Traffic laws vary from state to state, with some states doling out far stricter punishments for the same violations than others. In fact, discrepancies between state traffic laws is so vast that WalletHub decided to conduct a report titled “Strictest And Most Lenient States on Speeding and Reckless Driving.” The goal of the report is to bring awareness to the problem of speeding and its consequences.
Speeding can be both dangerous and costly. According to the WalletHub report, speeding was a factor in 27% of motor vehicle crash deaths and costs society an estimated $40.4 billion each year. State laws go a long way toward preventing speeding violations and their costly consequences, though some are more effective than others.
There is often a direct correlation between the effectiveness of speeding laws and their severity. For instance, the states that received the strictest rankings — Delaware, Colorado, Arizona, New Mexico and California — also happen to have the highest rate of enforcement and the harshest reckless driving penalties. Delaware scored an eight and one in both categories, respectively; Colorado an 11 and two; Arizona and New Mexico a two and seven; and California an 11 and four.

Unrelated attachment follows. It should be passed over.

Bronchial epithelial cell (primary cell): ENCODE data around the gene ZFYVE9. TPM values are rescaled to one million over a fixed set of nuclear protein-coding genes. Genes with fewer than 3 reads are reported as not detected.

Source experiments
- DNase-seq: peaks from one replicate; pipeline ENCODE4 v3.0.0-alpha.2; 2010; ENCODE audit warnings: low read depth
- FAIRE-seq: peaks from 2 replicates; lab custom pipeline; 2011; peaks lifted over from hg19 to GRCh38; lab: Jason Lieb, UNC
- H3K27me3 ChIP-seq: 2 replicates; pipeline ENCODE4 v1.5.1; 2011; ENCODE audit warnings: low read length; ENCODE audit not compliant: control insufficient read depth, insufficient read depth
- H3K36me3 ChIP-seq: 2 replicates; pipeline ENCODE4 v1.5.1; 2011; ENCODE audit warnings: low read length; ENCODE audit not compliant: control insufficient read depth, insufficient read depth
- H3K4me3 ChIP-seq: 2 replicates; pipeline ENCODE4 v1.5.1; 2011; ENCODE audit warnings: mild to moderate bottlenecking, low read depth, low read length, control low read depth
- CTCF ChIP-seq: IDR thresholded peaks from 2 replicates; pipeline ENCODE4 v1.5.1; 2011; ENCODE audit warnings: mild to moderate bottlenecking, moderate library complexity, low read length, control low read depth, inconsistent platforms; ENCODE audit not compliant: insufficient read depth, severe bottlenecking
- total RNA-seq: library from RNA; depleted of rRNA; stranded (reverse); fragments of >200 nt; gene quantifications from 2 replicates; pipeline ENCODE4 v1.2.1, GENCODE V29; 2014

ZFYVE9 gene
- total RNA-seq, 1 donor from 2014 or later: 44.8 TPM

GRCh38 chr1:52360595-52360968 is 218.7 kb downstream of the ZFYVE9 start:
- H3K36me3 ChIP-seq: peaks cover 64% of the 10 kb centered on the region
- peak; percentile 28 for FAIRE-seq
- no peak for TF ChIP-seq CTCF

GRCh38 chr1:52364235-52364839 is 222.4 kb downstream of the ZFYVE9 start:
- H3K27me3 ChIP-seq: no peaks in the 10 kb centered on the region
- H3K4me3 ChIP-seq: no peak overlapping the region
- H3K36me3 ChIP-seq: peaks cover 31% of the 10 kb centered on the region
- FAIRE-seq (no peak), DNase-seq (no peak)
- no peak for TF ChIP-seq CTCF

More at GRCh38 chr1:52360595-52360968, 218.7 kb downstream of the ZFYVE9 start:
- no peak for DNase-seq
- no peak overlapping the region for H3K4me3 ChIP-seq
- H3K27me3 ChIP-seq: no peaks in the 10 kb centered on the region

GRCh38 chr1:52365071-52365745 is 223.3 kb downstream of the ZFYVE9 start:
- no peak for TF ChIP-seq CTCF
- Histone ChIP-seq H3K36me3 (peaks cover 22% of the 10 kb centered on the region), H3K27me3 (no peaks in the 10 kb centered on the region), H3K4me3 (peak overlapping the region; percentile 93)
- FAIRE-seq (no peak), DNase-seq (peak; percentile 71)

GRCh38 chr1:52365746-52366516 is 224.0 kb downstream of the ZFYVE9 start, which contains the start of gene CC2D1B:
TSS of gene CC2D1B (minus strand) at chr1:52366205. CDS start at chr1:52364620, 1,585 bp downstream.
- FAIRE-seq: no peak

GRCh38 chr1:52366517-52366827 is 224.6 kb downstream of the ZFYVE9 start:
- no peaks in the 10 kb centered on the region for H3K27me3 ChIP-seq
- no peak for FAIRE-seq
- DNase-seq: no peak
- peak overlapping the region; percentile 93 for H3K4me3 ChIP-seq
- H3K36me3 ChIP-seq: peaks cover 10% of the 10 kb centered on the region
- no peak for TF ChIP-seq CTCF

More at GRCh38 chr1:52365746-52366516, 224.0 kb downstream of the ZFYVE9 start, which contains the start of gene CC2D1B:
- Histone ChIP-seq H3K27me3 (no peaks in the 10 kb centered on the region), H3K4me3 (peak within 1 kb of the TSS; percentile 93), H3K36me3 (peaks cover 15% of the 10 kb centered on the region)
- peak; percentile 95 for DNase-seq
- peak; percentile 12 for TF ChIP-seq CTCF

In comparison, the five most lenient states—Nebraska, New Jersey, Oklahoma, Mississippi and Texas—scored between 45 and 51 for enforcement and between 34 and 45 for the harshness of the punishment. New York ranked somewhere in the middle, at number 20. That Empire State received an enforcement rating of five and a penalty rating of 41.
Most states penalize reckless driving with at least one day of jail time. A conviction often leads to license suspension, though not always. On average, however, point penalties for excessive speeding will get a person 30% closer to a suspension. The average minimum fine for reckless driving is $845, with the lowest being $100 (in Mississippi, Kentucky, Ohio and New Mexico) and the highest being $6,250 (in Oregon).
According to New York State’s Governor’s Traffic Safety Committee, speeding in excess of 10 mph over the posted speed limit can result in a jail sentence of not more than 15 days. The fine for this violation is between $90 and $150. Driving at 10 to 30 mph over the posted speed limit may result in a jail sentence of up to 30 days and a fine of between $180 and $300. Driving more than 30 mph over the posted limit may result in a fine of between $360 and $600 and a jail sentence of up to 30 days.
Three reckless driving convictions in 18 months may result in license suspension. Speeding can lead to between three and 11 points on a person’s driving record.